Goldman floats the Big Lie that it’s “innocent,” and uses business journalists to pull it off (2 items)

Goldman’s Disinformation Campaign: Drilling Down Into The Documents
By David Fiderer

In his latest Bloomberg column on Goldman Sachs, William Cohan makes an important point:

“Goldman hasn’t made its internal analysis public, nor does it intend to, but it has showed the documents around town (including to me).”

In other words, the answer shall remain secret. Only those deemed worthy by Goldman may see its data, which purportedly refutes the Levin report . The rest of us are kept in the dark. We cannot challenge Goldman’s claims, because we cannot see what they see. They know what they are talking about; we do not. Instead, we must rely on Andrew Ross Sorkin , Holman Jenkins , Dick Bove , and others to reveal the truth.

Except you don’t need to read these secret documents to figure out what’s going on. You need simply read the publicly disclosed documents to see how Goldman’s defense is built on sand. Consider Goldman’s accusation, dutifully reported by The Wall Street Journal, that Levin’s subcommittee used “sloppy math and incomplete analysis” too determine Goldman’s net short positions. That’s not really true. Senate staffers used no math and performed no analysis. They simply copied Goldman’s numbers.

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Ex-Villain Goldman Is Reborn as Today’s Victim: William D. Cohan
By William D. Cohan – Jun 14, 2011

You didn’t really think Goldman Sachs Group Inc. (GS) would go down without a fight now did you? Of course not. So it should come as little surprise that recently Goldman has started to push back hard against its nemesis, Senator Carl Levin, Democrat of Michigan, and his narrative that the firm is the lead villain of the financial crisis.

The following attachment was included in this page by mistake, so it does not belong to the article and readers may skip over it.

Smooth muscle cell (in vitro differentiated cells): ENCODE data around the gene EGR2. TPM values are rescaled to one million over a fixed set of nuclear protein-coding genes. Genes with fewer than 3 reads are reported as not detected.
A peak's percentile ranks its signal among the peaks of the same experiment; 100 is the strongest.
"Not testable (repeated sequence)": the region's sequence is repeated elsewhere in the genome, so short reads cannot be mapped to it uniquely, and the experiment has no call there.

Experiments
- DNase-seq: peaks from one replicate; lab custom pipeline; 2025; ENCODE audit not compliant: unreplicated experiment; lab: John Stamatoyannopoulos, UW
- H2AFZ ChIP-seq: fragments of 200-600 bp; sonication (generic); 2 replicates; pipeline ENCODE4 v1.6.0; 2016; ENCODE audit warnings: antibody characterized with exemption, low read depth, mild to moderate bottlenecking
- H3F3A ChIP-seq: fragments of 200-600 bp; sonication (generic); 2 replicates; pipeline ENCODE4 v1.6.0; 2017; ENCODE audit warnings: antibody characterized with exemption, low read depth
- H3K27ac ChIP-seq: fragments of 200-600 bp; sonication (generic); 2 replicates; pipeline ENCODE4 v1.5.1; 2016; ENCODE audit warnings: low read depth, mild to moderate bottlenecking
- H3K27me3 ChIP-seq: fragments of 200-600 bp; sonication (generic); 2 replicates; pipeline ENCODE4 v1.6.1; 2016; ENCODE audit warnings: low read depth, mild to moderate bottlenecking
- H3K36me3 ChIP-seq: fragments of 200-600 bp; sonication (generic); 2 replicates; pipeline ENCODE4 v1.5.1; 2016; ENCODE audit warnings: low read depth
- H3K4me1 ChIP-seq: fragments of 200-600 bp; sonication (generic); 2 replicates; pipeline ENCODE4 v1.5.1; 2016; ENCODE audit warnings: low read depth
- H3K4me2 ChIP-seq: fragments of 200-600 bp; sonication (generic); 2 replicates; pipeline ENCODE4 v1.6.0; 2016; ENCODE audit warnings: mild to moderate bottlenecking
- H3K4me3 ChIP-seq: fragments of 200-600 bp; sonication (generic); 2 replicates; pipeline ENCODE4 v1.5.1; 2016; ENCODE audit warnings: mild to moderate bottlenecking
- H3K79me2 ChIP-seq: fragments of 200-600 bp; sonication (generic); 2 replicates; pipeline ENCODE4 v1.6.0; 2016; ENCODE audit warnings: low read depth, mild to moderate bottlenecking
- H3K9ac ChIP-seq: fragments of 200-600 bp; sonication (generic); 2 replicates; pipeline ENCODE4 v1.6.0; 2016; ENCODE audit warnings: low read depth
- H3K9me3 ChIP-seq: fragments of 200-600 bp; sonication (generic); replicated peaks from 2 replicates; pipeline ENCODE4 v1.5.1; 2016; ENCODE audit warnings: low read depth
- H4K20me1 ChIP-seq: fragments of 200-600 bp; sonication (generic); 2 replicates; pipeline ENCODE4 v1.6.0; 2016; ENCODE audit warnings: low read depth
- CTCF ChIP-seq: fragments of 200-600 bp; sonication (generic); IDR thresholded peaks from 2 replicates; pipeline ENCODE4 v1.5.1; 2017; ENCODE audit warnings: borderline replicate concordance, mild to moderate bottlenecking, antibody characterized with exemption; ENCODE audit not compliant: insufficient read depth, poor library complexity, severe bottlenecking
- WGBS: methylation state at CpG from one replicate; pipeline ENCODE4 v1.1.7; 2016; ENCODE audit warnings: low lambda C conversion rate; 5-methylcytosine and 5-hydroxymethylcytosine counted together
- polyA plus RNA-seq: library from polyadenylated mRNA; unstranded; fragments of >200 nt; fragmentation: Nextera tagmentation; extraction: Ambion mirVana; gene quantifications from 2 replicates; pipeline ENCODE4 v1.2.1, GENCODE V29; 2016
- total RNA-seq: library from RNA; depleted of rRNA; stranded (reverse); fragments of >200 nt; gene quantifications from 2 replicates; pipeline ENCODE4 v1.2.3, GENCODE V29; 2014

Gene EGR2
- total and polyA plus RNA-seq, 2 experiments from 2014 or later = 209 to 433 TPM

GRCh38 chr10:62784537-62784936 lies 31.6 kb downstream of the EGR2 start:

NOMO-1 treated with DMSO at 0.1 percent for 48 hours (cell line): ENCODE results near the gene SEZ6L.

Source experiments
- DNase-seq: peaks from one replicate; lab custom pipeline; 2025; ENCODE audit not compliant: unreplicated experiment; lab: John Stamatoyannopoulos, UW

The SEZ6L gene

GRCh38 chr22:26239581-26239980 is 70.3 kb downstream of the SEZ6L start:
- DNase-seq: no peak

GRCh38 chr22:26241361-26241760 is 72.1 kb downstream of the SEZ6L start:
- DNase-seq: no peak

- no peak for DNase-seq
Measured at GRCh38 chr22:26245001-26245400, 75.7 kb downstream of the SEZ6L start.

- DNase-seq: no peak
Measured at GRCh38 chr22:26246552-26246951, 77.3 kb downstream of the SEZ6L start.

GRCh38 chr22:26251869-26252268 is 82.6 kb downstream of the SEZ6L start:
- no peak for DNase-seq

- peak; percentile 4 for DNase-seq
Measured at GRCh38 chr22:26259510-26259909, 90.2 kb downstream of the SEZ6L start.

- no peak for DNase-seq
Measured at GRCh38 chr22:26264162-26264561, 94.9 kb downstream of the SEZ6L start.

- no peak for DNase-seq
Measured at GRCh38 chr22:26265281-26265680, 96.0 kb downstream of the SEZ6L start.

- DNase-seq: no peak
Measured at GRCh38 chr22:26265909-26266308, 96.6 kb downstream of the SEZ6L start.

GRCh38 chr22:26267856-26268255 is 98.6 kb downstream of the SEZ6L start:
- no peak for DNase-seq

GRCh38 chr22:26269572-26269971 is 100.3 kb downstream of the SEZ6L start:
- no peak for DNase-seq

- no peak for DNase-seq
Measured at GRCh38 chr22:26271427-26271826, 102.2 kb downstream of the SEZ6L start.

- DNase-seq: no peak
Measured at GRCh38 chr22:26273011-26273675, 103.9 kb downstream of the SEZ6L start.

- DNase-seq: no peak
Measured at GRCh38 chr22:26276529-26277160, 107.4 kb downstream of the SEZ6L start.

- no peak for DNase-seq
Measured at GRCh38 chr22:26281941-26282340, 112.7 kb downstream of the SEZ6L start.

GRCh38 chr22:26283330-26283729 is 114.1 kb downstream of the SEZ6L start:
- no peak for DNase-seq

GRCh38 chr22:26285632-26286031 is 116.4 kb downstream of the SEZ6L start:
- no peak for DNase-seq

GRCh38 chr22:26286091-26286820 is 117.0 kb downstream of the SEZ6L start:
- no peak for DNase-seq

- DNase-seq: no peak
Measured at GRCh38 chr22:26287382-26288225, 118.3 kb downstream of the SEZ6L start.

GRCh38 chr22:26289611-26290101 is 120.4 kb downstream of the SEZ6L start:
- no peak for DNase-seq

In its new mission, Goldman has been very careful not to take on Levin directly — after all he remains a very powerful figure in Congress and incurring his further wrath would be plain silly. Instead, the firm has taken its case to the court of public opinion, through a series of orchestrated presentations with members of the mainstream business press and to at least one Wall Street research analyst.

Aside from pointing out that Levin’s Permanent Subcommittee on Investigations got a number of facts wrong in its 650-page report about the financial crisis — a legitimate point — the gist of Goldman’s argument has been that, unlike every other Wall Street firm, before, during and after the financial meltdown, Goldman was nothing more than a simple market-maker that happened to corral a few extra bucks in 2007 by being a prudent manager of risks.

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